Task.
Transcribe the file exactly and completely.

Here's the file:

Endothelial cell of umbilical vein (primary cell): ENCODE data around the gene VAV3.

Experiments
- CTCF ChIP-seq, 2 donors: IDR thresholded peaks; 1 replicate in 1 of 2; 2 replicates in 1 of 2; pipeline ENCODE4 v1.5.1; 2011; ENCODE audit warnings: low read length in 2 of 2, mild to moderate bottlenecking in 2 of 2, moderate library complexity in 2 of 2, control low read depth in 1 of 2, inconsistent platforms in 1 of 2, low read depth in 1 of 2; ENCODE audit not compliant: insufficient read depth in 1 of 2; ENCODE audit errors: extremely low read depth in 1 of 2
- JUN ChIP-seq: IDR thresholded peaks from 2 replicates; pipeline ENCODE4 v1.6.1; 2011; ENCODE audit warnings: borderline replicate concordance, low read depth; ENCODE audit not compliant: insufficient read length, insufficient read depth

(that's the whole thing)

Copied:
Endothelial cell of umbilical vein (primary cell): ENCODE data around the gene VAV3.

Experiments
- CTCF ChIP-seq, 2 donors: IDR thresholded peaks; 1 replicate in 1 of 2; 2 replicates in 1 of 2; pipeline ENCODE4 v1.5.1; 2011; ENCODE audit warnings: low read length in 2 of 2, mild to moderate bottlenecking in 2 of 2, moderate library complexity in 2 of 2, control low read depth in 1 of 2, inconsistent platforms in 1 of 2, low read depth in 1 of 2; ENCODE audit not compliant: insufficient read depth in 1 of 2; ENCODE audit errors: extremely low read depth in 1 of 2
- JUN ChIP-seq: IDR thresholded peaks from 2 replicates; pipeline ENCODE4 v1.6.1; 2011; ENCODE audit warnings: borderline replicate concordance, low read depth; ENCODE audit not compliant: insufficient read length, insufficient read depth